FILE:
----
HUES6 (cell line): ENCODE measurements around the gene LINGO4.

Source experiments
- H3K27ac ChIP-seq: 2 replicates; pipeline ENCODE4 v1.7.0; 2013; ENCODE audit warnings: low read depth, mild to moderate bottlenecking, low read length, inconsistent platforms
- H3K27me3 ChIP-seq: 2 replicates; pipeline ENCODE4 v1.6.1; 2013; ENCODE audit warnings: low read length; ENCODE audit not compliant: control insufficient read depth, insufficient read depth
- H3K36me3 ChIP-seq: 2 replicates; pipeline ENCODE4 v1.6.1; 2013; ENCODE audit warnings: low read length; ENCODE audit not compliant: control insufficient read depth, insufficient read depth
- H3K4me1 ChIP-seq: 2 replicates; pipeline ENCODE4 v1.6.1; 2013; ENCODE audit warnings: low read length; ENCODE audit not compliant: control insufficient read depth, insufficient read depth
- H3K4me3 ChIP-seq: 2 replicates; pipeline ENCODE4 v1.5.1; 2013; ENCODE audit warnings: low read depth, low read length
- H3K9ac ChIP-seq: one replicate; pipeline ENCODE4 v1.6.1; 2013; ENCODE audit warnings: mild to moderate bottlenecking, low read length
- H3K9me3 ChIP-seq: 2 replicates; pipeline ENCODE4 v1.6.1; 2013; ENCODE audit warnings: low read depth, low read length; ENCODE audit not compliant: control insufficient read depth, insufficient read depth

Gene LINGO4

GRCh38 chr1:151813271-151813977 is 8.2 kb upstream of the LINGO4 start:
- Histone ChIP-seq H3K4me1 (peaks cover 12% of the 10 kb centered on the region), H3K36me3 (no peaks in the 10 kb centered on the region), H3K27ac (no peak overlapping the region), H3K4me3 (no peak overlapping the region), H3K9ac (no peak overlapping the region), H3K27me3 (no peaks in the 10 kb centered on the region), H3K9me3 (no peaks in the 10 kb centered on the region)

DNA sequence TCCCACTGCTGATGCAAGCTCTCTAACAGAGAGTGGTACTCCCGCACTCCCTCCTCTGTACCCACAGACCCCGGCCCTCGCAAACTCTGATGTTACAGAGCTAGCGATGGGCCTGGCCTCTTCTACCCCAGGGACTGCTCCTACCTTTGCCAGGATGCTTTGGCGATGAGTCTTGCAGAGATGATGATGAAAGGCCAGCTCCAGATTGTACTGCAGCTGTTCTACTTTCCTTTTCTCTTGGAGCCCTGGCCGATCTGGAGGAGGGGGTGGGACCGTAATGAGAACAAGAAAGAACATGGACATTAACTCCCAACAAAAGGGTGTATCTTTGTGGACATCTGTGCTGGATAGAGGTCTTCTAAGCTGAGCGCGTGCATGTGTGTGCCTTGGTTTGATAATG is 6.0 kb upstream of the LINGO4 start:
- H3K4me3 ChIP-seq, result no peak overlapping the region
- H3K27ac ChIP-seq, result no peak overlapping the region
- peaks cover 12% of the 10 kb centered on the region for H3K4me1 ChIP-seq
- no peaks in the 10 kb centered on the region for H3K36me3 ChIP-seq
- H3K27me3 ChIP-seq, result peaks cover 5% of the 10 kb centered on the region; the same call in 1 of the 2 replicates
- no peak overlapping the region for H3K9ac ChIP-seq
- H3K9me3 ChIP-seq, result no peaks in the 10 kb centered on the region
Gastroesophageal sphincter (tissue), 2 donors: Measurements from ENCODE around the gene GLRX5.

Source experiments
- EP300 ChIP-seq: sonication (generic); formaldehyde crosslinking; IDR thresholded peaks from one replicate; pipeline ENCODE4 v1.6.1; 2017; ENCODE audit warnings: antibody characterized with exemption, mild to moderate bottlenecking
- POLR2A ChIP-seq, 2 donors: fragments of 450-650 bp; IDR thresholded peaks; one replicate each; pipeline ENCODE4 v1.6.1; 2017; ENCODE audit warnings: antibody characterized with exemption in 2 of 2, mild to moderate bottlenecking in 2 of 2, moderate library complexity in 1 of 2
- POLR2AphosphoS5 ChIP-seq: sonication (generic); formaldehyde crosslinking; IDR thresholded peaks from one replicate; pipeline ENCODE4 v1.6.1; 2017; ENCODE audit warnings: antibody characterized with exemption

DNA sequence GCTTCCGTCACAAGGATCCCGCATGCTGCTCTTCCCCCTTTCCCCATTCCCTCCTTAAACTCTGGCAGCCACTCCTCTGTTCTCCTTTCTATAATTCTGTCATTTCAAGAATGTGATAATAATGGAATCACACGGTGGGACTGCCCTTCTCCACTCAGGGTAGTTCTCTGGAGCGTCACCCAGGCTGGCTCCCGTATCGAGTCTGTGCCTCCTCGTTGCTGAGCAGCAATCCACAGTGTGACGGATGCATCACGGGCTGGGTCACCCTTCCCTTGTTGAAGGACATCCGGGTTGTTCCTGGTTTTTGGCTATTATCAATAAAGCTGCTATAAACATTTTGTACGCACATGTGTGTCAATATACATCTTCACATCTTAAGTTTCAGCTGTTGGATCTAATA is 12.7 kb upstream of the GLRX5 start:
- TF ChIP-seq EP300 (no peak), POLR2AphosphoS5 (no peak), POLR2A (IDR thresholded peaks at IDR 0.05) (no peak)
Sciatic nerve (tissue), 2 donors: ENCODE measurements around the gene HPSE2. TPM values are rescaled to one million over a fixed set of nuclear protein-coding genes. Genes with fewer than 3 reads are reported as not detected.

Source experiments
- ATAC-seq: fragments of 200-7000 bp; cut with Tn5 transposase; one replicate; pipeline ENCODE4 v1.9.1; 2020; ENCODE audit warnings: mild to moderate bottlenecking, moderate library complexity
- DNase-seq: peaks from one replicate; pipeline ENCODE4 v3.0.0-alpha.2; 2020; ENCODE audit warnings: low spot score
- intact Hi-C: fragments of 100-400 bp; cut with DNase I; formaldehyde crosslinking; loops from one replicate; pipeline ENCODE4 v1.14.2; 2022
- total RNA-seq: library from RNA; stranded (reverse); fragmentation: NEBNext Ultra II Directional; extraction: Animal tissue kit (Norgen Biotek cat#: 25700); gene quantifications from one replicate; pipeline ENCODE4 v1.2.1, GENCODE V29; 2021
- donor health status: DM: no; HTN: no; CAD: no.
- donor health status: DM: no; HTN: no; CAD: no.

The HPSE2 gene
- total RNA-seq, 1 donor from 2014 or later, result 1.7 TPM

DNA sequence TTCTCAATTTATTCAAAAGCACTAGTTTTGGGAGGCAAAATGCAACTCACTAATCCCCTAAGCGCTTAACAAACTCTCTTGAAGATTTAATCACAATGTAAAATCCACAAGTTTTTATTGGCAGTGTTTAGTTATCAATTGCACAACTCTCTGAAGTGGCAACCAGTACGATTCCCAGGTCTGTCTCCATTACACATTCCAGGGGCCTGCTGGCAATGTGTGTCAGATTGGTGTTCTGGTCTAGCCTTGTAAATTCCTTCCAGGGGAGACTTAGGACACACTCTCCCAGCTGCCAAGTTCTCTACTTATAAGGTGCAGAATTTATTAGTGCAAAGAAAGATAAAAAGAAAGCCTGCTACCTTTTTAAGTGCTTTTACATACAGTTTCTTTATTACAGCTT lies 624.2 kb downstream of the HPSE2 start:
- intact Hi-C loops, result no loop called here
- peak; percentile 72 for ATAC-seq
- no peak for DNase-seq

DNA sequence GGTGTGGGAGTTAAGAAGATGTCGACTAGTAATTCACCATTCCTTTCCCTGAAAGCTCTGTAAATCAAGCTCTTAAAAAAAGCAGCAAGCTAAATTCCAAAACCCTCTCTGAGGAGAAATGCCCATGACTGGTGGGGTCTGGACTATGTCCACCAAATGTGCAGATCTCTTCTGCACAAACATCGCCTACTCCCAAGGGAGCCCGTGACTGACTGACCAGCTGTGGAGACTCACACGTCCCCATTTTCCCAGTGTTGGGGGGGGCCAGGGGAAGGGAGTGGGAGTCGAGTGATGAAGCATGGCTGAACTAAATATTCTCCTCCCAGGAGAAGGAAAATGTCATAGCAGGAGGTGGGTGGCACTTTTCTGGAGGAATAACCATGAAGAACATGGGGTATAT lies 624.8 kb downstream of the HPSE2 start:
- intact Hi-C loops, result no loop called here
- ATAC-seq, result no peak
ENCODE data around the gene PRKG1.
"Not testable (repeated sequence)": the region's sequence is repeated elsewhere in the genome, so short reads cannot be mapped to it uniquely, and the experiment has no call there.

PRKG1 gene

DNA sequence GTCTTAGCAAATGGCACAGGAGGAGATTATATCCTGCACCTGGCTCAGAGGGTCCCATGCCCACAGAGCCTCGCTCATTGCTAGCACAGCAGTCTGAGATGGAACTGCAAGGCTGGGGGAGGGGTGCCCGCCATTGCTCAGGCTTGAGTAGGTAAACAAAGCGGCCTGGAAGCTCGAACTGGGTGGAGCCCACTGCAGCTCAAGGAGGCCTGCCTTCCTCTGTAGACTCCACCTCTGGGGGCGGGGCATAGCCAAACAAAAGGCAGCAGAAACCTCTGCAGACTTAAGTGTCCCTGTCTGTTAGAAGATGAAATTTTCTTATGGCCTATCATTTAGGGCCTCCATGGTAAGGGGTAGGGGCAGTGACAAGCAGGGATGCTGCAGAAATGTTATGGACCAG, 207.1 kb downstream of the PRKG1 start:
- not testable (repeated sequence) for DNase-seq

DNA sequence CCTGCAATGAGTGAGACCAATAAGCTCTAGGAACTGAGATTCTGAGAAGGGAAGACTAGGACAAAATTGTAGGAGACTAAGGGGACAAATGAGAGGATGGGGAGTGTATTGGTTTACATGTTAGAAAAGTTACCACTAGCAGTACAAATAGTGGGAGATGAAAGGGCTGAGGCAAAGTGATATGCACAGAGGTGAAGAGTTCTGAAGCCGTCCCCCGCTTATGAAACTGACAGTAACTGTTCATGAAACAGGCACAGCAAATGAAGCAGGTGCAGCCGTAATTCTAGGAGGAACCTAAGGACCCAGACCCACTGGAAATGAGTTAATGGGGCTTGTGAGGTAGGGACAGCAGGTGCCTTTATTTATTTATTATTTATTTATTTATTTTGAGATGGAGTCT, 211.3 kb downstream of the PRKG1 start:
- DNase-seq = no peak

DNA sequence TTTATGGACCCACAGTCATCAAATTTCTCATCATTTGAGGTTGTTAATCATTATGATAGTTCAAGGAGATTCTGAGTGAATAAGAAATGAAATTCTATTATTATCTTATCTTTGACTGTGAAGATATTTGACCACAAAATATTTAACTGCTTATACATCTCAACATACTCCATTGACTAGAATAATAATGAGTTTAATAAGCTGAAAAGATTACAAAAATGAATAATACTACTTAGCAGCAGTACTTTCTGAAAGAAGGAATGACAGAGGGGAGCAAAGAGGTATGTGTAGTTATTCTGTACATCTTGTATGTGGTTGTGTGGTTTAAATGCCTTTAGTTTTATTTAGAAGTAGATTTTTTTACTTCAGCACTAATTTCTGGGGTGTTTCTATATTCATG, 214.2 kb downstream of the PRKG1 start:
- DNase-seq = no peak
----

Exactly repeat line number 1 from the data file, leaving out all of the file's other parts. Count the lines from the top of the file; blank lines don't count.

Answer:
HUES6 (cell line): ENCODE measurements around the gene LINGO4.